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Old 2007-10-18, 04:44   #1
bsquared
 
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"Ben"
Feb 2007

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Default instruction for counting bits?

Is there an instruction in the x86 instruction set which will count the number of set bits in a byte, or word? I've looked through the AMD and Intel Architecture manuals a bit, and didn't see anything in the general purpose instructions. But I could have missed it, or maybe there is something in SSE(2,3,4) or MMX or something.

In liu of that, the best I could come up with considering pipelining and all is the following:

Code:
 
//val is an array of bytes.  
count += (val[i] & 0x80) >> 7;
count += (val[i] & 0x40) >> 6;
count += (val[i] & 0x20) >> 5;
count += (val[i] & 0x10) >> 4;
count += (val[i] & 0x8) >> 3;
count += (val[i] & 0x4) >> 2;
count += (val[i] & 0x2) >> 1;
count += (val[i] & 0x1);
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Old 2007-10-18, 05:06   #2
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"Ben"
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If I cast the array of bytes into an unsigned short pointer, and unroll some more, I get a 4% improvement...

If I do the same for an unsigned int and unroll to 32 lines per loop iteration I get another 1%, so returns diminish as I would expect.

A hardware instruction to just give me the number of set bits would far and away beat all of this, I would think, and be much cleaner.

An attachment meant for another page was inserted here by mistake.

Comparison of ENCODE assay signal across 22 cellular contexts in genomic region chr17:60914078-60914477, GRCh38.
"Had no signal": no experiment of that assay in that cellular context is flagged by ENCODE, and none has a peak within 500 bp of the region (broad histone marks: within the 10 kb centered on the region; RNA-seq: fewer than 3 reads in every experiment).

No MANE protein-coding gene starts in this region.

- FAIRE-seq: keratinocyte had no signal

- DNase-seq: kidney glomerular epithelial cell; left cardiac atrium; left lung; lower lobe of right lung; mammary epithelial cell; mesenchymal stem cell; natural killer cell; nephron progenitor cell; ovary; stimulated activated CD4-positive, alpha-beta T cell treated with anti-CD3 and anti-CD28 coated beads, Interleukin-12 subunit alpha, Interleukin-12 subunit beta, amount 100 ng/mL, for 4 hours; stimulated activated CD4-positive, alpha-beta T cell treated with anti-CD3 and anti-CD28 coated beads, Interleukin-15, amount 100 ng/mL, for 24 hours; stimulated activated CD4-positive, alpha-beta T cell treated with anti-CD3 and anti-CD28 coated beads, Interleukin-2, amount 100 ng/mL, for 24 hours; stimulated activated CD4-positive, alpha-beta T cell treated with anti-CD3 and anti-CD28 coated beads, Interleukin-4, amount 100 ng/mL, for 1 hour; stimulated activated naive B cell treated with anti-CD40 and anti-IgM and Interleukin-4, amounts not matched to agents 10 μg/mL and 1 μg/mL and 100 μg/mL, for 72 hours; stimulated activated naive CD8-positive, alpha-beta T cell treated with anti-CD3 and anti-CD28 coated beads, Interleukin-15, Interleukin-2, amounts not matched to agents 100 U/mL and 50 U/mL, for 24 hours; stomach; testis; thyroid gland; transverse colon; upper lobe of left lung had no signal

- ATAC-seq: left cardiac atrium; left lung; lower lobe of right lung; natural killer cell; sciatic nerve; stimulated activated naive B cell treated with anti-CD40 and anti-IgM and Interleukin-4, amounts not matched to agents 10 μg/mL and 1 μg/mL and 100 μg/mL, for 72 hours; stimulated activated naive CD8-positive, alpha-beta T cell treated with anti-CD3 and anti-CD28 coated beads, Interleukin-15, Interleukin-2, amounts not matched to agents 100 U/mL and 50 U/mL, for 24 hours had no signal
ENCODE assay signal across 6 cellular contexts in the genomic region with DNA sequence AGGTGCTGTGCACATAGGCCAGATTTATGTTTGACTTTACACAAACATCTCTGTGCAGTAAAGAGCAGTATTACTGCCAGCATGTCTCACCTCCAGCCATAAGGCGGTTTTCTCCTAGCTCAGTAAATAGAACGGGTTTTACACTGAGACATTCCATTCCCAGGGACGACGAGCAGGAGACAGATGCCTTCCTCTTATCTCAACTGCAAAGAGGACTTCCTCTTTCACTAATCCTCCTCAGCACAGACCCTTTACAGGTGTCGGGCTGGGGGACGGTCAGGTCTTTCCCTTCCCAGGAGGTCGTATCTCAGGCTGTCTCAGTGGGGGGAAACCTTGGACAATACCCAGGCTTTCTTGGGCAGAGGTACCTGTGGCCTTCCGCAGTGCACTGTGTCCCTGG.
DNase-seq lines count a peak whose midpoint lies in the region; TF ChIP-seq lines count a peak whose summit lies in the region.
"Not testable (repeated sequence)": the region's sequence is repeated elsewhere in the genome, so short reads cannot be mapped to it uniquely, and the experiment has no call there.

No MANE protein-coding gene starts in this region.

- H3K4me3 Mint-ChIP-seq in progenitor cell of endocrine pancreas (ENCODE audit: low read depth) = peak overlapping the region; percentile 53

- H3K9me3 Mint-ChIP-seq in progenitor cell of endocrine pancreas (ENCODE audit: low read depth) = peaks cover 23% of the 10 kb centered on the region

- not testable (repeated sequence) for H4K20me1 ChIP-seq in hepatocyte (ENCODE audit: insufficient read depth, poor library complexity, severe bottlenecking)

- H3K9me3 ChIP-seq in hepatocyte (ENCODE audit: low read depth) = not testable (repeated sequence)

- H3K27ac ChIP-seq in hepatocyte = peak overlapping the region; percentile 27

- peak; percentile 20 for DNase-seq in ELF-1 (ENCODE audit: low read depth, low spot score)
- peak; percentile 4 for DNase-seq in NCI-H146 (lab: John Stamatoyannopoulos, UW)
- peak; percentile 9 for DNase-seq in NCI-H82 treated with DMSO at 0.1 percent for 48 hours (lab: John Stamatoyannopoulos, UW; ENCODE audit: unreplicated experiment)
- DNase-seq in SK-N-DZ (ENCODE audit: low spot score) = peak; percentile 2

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Old 2007-10-18, 05:52   #3
frmky
 
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This post suggests that the fastest way is to use a lookup table for each byte.

Greg

Quote:
Originally Posted by bsquared View Post
If I cast the array of bytes into an unsigned short pointer, and unroll some more, I get a 4% improvement...

If I do the same for an unsigned int and unroll to 32 lines per loop iteration I get another 1%, so returns diminish as I would expect.

A hardware instruction to just give me the number of set bits would far and away beat all of this, I would think, and be much cleaner.
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Old 2007-10-18, 10:03   #4
fivemack
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There is a bit-count instruction in AMD's Barcelona processor. This isn't very helpful unless you have one of those.

The paper from 1990 has measurements on a series of systems whose performance characteristics are rather different from contemporary hardware.

I think a 256-byte table is probably still best for single bytes, but something like the HAKMEM recipe might well work better for 64-bit words.

[you do

X = (X & 0x55555555555) + ((X & 0xaaaaaaaaaaaaa)>>1)
X = (X & 0x33333333333) + ((X & 0xccccccccccccccc)>>2)
X = (X & 0x0f0f0f0f0f0f0f) + ((X & 0xf0f0f0f0f0f0f0f0)>>4)
X = (X & 0x00ff00ff00ff) + ((X & 0xff00ff00ff00)>>8)
X += X>>16; X += X>>32; X &= 0xff;